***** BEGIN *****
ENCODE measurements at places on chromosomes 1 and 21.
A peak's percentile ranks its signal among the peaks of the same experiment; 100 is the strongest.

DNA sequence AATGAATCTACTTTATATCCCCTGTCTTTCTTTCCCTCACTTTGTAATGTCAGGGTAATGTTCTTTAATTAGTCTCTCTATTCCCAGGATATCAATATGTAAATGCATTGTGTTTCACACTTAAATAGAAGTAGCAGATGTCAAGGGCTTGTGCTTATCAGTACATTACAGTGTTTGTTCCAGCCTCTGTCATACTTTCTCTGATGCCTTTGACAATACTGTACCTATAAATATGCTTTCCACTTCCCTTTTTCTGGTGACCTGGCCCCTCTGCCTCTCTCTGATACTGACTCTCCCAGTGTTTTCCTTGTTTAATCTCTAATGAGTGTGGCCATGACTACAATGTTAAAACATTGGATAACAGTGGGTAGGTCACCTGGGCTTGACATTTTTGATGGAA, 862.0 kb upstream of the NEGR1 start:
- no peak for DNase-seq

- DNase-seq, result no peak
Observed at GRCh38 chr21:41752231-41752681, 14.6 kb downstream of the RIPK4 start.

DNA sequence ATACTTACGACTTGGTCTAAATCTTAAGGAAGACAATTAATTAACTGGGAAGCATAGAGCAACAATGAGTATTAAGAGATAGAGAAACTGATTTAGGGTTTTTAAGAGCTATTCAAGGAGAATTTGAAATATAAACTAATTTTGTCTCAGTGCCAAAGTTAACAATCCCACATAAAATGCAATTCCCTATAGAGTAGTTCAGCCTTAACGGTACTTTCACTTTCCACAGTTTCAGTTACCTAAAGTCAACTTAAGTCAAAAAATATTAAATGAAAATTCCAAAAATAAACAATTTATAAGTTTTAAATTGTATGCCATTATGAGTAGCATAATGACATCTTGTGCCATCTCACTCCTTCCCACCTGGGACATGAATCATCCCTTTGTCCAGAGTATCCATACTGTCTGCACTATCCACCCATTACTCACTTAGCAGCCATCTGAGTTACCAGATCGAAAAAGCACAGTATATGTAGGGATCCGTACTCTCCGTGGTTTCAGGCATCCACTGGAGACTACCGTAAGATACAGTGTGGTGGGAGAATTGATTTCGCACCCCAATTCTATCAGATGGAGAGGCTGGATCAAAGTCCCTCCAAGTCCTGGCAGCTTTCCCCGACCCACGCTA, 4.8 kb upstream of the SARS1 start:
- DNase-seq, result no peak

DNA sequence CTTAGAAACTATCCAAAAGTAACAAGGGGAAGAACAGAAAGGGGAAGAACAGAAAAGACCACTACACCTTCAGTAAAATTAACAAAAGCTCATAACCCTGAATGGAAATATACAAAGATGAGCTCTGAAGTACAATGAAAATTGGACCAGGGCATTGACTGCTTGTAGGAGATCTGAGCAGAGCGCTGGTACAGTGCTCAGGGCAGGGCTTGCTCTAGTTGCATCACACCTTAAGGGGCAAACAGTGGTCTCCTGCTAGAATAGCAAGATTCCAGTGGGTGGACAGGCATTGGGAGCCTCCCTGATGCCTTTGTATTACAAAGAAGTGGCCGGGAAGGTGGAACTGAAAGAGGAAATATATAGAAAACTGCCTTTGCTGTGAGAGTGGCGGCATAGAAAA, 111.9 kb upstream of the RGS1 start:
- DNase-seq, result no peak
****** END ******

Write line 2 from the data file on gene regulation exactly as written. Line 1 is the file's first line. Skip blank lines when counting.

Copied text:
A peak's percentile ranks its signal among the peaks of the same experiment; 100 is the strongest.